I have written before about possible similarities between directing a movie and coaching a team.
An article I just read about Steven Spielberg got me thinking about it a little more. Two possibly applicable quotes…
“He reminded me that I was trying to remember what it was like to be (a player), but he said: your (players) are actually (players). You should ask them what they would do.”
“I once heard Steven say to another director, ‘Never tell anyone what you’re doing’. I realised that is a way to protect your … vision, and the same time give yourself the room and flexibility to change an idea.”
I think the first quote is self-evident. Players are also invested in the outcome and have knowledge and skills they can bring to the table.
The second quote is more interesting. By giving on a broad outline of your plan you can avoid getting bogged down on relatively unimportant details but also to make adjustments based on personnel and situations without having to break down what you’ve already done and without weakening your position within the group or outside.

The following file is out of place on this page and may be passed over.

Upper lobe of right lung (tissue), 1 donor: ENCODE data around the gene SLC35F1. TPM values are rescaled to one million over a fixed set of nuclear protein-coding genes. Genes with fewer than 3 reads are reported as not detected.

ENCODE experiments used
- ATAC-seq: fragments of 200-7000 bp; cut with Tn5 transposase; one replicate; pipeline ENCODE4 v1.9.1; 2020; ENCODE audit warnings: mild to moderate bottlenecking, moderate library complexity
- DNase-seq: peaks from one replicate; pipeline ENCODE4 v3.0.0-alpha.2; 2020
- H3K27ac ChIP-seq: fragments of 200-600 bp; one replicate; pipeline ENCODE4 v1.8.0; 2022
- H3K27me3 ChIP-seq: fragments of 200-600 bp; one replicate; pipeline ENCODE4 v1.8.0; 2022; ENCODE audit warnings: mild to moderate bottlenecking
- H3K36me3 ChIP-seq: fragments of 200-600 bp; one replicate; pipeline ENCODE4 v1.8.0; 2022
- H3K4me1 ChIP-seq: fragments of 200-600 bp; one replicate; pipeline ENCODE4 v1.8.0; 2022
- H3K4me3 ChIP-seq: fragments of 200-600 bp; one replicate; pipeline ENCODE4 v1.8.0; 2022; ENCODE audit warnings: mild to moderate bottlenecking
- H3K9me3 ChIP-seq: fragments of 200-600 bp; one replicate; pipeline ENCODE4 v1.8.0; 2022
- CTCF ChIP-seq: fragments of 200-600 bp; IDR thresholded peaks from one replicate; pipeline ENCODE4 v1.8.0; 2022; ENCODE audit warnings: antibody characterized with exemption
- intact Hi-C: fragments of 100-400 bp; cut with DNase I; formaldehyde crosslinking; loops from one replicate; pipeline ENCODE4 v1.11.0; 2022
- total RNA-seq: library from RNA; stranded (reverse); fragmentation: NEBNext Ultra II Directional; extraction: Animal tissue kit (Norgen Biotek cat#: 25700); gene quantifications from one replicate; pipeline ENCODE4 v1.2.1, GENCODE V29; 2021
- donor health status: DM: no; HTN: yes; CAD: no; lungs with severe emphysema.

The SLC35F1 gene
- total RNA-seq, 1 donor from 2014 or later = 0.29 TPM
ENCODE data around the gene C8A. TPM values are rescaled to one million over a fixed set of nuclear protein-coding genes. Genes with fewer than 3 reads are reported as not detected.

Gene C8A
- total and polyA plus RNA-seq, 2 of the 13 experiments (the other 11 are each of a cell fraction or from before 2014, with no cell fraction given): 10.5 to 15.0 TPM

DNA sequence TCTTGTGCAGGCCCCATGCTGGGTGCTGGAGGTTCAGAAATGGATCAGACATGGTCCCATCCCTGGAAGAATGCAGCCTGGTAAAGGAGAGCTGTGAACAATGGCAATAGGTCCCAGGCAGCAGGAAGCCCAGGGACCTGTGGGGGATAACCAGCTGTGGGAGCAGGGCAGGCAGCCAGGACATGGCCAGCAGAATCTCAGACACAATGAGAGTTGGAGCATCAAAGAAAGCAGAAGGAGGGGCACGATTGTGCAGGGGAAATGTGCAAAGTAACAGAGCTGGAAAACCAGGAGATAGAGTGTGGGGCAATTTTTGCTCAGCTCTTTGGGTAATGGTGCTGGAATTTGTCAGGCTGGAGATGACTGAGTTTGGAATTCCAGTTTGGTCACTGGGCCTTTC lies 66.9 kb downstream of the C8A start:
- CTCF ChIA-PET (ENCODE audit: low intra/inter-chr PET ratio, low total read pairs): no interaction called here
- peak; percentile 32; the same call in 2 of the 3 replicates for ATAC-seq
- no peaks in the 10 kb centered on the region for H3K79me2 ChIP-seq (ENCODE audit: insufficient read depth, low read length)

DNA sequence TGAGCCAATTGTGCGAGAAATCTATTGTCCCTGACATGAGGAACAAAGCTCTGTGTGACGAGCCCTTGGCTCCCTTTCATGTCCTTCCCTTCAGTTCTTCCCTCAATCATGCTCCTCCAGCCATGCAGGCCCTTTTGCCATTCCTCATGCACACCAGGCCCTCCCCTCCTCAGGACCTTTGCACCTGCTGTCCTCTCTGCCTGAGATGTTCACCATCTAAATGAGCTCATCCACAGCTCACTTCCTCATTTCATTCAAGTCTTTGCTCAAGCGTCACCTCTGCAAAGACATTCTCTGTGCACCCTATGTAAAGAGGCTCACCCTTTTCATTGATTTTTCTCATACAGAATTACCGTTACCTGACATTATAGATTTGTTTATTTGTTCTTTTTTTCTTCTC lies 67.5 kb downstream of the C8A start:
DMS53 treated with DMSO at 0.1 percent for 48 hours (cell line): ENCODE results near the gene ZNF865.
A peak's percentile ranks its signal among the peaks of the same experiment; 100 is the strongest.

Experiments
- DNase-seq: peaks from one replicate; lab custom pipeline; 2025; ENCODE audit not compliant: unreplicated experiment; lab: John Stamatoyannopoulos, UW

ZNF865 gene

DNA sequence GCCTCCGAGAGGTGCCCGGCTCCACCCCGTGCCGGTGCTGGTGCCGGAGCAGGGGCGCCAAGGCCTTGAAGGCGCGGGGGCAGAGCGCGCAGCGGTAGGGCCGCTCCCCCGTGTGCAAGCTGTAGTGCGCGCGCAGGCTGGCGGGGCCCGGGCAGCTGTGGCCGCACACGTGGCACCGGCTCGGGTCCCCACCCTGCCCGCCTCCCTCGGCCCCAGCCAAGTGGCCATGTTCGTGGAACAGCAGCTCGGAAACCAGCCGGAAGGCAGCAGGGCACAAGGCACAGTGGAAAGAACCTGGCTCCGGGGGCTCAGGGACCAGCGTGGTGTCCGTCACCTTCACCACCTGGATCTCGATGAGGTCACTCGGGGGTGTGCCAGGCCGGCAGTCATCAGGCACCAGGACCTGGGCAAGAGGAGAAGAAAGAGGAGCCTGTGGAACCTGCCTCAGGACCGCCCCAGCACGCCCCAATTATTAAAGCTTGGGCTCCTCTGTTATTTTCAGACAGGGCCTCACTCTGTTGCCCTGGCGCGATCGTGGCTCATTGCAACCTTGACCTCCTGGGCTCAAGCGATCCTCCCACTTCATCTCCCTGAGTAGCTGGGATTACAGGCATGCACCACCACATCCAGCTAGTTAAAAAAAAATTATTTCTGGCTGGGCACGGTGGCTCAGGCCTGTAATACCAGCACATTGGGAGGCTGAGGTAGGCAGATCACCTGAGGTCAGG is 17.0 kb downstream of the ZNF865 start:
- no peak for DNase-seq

He also apparently advised another director to wear comfortable shoes on set, but I think we can agree that is just common sense.
*** The original article appeared in ‘The International Herald Tribune’ on Tuesday March 5th 2013, pp12-13. The direct quotes are:
“He reminded me that I was trying to remember what it was like to be 11, but he said: your actors are actually 11. You should ask them what they would do.”
“I once heard Steven say to another director, ‘Never tell anyone what you’re doing’. I realised that is a way to protect your creative vision, and the same time give yourself the room and flexibility to change an idea.”
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The 2nd quote reminds me of a concept about chaos and creativity. That to have creativity you need some structure/framework. That the absence of structure/framework only produces chaos.